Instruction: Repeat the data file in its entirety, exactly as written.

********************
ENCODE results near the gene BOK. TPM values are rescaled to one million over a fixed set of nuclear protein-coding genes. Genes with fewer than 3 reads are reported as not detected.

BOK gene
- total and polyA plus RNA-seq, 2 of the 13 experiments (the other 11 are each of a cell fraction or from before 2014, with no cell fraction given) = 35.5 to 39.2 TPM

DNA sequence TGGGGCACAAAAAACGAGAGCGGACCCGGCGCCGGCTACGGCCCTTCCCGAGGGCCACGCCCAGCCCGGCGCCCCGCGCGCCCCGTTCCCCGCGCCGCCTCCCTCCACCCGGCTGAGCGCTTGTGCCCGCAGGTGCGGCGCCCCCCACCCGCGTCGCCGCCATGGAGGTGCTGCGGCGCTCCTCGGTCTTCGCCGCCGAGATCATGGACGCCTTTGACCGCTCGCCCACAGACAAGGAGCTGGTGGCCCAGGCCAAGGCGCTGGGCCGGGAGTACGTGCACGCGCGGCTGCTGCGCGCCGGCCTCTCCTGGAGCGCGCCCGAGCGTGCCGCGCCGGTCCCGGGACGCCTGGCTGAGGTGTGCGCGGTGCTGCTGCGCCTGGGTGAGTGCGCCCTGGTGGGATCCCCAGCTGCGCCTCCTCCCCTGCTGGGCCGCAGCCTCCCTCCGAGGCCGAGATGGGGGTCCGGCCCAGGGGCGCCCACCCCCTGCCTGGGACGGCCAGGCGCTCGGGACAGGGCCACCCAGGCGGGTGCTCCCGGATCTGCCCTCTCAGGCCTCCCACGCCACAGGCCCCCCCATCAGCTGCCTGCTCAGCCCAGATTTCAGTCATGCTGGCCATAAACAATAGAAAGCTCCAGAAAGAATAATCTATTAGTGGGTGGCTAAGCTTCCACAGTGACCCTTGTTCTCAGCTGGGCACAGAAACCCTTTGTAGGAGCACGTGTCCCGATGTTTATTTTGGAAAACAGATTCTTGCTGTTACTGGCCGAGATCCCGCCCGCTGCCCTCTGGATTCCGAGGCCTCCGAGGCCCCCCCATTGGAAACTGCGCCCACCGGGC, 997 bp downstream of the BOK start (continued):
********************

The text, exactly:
ENCODE results near the gene BOK. TPM values are rescaled to one million over a fixed set of nuclear protein-coding genes. Genes with fewer than 3 reads are reported as not detected.

BOK gene
- total and polyA plus RNA-seq, 2 of the 13 experiments (the other 11 are each of a cell fraction or from before 2014, with no cell fraction given) = 35.5 to 39.2 TPM

DNA sequence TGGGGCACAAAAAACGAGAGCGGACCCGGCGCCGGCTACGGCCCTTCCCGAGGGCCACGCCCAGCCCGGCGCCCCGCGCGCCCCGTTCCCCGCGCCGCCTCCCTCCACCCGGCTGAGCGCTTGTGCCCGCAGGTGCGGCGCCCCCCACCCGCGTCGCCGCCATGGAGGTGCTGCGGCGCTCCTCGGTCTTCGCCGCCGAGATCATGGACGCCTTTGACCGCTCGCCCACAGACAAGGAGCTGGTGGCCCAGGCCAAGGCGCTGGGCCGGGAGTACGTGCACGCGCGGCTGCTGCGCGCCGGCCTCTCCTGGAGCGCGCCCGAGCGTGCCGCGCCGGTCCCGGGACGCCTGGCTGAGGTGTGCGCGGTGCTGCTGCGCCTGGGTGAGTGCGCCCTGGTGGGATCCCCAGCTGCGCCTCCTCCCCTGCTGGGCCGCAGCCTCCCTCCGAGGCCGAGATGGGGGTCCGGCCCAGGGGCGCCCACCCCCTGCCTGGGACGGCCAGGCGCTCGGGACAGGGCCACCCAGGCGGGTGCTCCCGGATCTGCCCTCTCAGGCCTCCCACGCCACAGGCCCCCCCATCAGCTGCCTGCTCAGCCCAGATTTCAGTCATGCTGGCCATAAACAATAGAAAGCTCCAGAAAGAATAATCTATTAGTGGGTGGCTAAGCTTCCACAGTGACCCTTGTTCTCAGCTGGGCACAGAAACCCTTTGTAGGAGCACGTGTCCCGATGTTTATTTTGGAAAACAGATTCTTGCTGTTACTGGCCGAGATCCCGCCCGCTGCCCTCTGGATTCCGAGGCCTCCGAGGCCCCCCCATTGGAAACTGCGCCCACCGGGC, 997 bp downstream of the BOK start (continued):